The gospel of John tells us the first miracle that our Lord performed. While he and his disciples were at a wedding in Cana, the wedding party ran out of wine (2:1-3). To meet the need, Jesus commanded the servants to fill six stone water pots, typically used for ritual washing, with water and then draw out the contents for the overseer of the wedding (2:6-8). But when the ruler tasted the water, it had become wine; and he declared that it was the best wine that had been served at the wedding (2:9-10). Jesus’ first miracle was summarized thus: “This beginning of miracles did Jesus in Cana of Galilee, and manifested forth his glory; and his disciples believed on him” (2:11).
I believe that Jesus allowed me to see this miracle in a new light. I believe that Jesus’ first miracle purposely parallels his last “miracle”. This tale of turning water into wine can teach us about Jesus’ resurrection, the Holy Ghost, and the New Testament experience.
Jesus’ first miracle happened on “the third day”, the same description for the day that Jesus rose from the dead (Luke 24:46, Acts 10:40). The miracle happened in Galilee, where Jesus later ascended into heaven (Matthew 28:16, Luke 24:50-51). The miracle “manifested forth his glory”. In the New Testament the word glory is connected (among other things) with Jesus’ resurrection and ascention: “received up into glory” (1 Timothy 3:16), “Ought not Christ…to enter into his glory?” (Luke 24:26), “O Father, glorify thou me…with the glory” (John 17:5), see also 1 Corinthians 15:42-43. The same literary signposts that are used for Jesus’ resurrection are used for the marriage in Cana; so it should be no surprise that there are points about the marriage in Cana that can teach us things about New Testament experience.
It is interesting that Jesus’ first miracle—a miracle that parallels his resurrection—was at a wedding. Jesus started things at a wedding and he finished things with a wedding in mind. The church is called “the bride, the Lamb’s wife” (Revelation 21:9). Our final salvation is referred to as “the marriage supper of the Lamb” (Revelation 19:9). When Jesus died, was buried, and rose again, it was for the purpose of getting himself and his disciples to a wedding.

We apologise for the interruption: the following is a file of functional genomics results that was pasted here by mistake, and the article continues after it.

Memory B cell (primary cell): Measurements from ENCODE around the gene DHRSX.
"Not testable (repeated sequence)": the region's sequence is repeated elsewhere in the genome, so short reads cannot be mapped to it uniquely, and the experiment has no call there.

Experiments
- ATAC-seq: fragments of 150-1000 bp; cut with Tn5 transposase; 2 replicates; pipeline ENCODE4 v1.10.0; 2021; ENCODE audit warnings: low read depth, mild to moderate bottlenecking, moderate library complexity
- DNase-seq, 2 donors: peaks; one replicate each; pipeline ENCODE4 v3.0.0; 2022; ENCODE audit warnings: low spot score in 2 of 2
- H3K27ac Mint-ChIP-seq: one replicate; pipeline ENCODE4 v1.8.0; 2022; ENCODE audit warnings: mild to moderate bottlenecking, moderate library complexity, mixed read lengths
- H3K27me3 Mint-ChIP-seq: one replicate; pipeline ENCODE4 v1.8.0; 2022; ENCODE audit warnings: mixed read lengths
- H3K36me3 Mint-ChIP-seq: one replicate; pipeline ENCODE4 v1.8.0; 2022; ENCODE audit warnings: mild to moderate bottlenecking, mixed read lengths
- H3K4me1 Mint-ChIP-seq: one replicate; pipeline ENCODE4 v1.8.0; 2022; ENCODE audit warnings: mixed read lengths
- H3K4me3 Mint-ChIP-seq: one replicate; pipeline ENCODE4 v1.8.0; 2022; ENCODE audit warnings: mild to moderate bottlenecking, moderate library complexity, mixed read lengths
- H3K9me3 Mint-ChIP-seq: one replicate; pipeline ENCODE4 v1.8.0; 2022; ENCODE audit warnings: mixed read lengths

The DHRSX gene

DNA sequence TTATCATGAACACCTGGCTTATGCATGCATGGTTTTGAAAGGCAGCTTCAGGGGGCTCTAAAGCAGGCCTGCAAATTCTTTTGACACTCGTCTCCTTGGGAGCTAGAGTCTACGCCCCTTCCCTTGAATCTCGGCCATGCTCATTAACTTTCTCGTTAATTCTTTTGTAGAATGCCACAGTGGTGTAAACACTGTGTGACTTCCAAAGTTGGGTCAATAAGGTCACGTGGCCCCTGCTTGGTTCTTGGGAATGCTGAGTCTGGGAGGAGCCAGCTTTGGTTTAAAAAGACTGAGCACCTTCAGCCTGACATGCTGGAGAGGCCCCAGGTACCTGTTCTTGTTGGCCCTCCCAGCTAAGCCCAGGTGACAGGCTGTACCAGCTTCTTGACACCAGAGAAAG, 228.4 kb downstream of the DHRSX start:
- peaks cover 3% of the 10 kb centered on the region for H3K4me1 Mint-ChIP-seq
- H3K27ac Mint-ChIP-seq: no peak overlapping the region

To perform the miracle Jesus filled vessels with water. And in the New Testament church, Jesus is still in the business of filling vessels. Our salvation is described as “having this treasure in earthen vessels” (2 Corinthians 4:7). God wants to fill our lives so that he can use us to perform a miracle that others will never forget. When the water was turned into wine, Scripture says that the ruler of the feast “knew not whence it was: (but the servants which drew the water knew;)” (John 2:9). Some people, the people who do not realize that we have been filled by the Master, will not know where our spiritual life comes from. But there are other people, people who saw when Jesus had us filled, who will know.
The result of filling the vessels was wine. It is no accident that the New Testament compares the Holy Ghost to wine. Jesus wants us to experience this “new wine” that he is giving to people at the wedding. When the governor of the feast tasted the water made wine, he told the groom, “thou hast kept the good wine until now” (John 2:10). Jesus saves the best till last. It was “in the last days” that God decided to “pour out his Spirit upon all flesh” (Acts 2:17). When someone truly gets a taste of his Spirit, they will declare that it is the best they have ever tasted. And I can’t help but believe that Jesus’ strongest wine will be served during the closing moments of time, for the marriage of the Lamb, when Jesus drinks it new in his kingdom (Matthew 26:29). The new wine Holy Ghost experience is also connected to Jesus’ glory, because that Spirit could only come after Jesus was glorified (John 7:39).
The last thing John says about this miracle is, “his disciples believed on him” (John 2:11). The resurrection is something that we must believe. Jesus experienced everything he did so that we could have the opportunity to believe and be saved. To be at Jesus’ wedding we must believe on him; like Paul said, “Believe on the Lord Jesus Christ, and thou shalt be saved” (Acts 16:31).
We know that Jesus is “the first and the last” (Revelation 1:17). So I find it interesting that Jesus’ first miracle can teach us so much about our walk with the Lord and his resurrection. As amazing as that first “third day miracle” was, I am thankful for the resurrection, that second “third day miracle.